Villa Romana in Florence
Villa Romana was founded in 1905 by the German painter Max Klinger, whose work was being honoured and reappraised through numerous exhibitions in 2007(at the Museum der Bildenden Künste, Leipzig, at the Kunsthalle Hamburg, and at the Staatliche Kunsthalle, Karlsruhe amongst others) to mark his 150th birthday.
With assistance from his circle of art-loving friends, Max Klinger acquired the classicist Villa Romana in Florence’s Via Senese to offer artists a spacious workspace. In the same year, the Deutsche Künstlerbund (Alliance of German Artists) founded the Villa Romana Fellowship in order to provide artists with a forum for artistic production in Florence that was independent of state support and education. The Deutsche Bank has supported the Villa Romana as its main sponsor since the 1920's.
The Villa Romana Fellowship is the oldest German art prize. Since 1905, Villa Romana Fellowships have been awarded to four (originally three) young artists annually. The Fellowship consists of a stay of several months, working in the artists’ house Villa Romana, the use of an atelier and a monthly stipend. Its purpose is to give outstanding young artists the opportunity to concentrate on their artistic development during a prolonged stay in Florence.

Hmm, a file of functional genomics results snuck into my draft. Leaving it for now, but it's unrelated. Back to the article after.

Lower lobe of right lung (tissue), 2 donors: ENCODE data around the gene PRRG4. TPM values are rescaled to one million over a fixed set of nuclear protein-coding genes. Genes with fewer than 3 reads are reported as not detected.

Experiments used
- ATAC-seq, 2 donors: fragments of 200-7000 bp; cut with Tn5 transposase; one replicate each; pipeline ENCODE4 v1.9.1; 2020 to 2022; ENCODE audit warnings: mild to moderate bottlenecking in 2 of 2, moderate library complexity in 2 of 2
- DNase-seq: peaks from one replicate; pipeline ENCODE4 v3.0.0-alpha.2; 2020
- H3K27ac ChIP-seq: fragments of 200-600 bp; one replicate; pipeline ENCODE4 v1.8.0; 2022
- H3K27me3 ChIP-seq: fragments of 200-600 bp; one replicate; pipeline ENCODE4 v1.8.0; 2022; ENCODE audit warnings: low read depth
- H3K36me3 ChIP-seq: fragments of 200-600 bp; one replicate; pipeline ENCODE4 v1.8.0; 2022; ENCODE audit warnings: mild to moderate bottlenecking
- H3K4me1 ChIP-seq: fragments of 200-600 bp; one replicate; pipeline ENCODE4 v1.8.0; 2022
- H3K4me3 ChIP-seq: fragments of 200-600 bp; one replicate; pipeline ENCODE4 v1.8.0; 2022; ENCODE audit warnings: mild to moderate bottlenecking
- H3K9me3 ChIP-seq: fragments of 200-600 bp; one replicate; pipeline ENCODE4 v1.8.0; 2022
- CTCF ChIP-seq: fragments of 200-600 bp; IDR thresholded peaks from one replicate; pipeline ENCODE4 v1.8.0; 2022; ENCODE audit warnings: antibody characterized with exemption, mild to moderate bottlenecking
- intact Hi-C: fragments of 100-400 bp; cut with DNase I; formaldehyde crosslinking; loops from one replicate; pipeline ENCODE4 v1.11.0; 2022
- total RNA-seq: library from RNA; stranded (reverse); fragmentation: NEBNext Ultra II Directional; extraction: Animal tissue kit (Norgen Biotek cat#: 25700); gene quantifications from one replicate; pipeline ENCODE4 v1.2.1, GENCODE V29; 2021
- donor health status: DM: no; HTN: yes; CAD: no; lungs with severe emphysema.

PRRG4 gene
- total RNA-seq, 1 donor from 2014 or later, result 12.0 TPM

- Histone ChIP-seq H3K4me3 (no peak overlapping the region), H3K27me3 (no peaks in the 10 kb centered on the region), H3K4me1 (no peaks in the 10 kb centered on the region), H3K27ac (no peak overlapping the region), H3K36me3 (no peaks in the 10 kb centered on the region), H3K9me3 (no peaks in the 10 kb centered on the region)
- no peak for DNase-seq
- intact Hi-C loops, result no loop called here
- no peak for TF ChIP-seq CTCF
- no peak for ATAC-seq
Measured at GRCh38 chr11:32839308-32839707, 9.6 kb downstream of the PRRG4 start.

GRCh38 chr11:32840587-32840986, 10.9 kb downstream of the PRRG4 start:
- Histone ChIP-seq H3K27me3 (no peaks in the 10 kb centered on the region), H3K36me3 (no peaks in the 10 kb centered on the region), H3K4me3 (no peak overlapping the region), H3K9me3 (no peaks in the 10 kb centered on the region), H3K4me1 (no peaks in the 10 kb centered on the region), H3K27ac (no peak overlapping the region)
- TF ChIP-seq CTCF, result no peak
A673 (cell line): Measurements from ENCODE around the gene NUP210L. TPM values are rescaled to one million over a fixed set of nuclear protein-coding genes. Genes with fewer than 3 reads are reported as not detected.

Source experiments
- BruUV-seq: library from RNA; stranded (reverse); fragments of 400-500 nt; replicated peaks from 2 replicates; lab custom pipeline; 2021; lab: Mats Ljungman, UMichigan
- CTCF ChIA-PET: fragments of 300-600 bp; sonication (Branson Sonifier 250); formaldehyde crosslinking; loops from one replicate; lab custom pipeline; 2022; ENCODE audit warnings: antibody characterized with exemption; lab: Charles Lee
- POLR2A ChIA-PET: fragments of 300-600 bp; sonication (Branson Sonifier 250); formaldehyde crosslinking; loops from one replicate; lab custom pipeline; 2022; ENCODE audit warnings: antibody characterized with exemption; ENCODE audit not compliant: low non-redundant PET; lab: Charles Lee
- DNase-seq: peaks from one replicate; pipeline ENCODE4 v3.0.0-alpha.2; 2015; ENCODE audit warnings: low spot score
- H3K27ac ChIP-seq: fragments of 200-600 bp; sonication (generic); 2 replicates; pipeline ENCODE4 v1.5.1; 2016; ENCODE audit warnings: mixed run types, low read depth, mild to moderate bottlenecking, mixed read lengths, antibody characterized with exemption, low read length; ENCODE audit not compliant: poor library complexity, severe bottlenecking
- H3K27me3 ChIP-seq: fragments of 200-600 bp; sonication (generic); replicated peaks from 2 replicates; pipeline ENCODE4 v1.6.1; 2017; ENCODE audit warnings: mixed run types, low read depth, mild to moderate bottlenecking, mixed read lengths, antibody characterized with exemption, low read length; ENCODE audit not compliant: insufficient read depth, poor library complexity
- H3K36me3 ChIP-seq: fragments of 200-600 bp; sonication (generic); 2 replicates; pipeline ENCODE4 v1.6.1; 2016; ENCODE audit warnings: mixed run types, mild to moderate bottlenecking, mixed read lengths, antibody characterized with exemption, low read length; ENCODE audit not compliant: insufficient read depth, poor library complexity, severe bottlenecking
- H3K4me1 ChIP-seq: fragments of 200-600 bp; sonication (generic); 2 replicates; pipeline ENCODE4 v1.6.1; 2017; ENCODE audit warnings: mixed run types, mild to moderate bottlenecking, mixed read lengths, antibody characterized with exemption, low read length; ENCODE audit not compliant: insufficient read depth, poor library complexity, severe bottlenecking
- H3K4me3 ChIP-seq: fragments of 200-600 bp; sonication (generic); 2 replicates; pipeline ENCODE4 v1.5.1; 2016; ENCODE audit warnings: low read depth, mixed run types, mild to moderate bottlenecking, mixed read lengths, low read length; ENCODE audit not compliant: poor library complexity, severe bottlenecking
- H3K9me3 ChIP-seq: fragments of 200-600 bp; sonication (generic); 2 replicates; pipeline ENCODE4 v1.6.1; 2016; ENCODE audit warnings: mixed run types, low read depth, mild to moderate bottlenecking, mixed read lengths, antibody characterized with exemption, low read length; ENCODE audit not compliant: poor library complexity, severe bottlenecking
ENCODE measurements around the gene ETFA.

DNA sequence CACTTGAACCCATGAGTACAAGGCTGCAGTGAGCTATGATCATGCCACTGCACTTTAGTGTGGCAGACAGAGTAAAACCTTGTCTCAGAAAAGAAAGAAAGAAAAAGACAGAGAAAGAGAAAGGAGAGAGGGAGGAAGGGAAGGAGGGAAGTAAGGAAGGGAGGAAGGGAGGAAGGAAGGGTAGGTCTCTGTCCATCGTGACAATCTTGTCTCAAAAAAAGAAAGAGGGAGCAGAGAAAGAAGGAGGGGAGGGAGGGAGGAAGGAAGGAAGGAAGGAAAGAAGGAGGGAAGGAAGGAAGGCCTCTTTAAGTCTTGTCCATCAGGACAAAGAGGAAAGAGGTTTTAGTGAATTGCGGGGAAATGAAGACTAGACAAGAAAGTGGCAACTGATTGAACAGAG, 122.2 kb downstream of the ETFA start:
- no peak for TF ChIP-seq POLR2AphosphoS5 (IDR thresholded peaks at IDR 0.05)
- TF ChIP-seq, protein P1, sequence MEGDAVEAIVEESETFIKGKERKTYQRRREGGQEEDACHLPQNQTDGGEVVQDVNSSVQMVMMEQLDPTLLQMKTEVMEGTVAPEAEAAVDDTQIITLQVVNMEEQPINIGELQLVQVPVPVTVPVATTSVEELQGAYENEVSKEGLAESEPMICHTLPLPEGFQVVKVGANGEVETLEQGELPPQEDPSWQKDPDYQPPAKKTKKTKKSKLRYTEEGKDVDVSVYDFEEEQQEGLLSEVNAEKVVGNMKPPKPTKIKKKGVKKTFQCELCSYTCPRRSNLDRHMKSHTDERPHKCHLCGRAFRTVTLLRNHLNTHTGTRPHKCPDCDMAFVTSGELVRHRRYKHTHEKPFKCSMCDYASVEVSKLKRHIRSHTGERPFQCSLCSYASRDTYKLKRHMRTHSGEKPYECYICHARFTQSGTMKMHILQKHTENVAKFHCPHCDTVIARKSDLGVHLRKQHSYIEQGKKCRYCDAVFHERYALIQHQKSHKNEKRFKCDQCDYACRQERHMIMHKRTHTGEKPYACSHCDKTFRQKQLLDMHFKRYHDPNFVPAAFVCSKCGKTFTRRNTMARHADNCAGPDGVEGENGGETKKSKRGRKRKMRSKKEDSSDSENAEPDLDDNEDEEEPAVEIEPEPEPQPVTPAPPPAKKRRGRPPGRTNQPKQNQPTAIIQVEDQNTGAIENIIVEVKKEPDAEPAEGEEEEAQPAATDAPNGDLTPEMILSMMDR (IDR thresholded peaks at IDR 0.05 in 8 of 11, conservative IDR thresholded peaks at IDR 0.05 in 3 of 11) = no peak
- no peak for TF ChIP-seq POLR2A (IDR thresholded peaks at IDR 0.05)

The history of the Villa Romana Fellowship has been associated with significant artists for over 100 years. Before the First World War, Max Beckmann, Käthe Kollwitz, Ernst Barlach, Max Pechstein and Georg Kolbe were among the guests of the Villa. The Villa Romana Fellowship has often been awarded at the beginning of a career and as such has helped to write modern art history.
During National Socialism, the Villa came under the control of the Nazi Ministry of Propaganda and in 1944 it was confiscated by the Allies. In 1954, Theodor Heuss, the German president at the time, initiated the revival of the Villa Romana Patrons' Association. The artists’ house was reopened in 1958. Since then numerous artists of note such as Georg Baselitz, Anna Oppermann, Markus Lüpertz, Horst Antes, Christiane Möbus, Michael Buthe, Katharina Grosse or Amelie von Wulffen have worked as fellows in the Villa Romana and contributed to the reputation of the institution.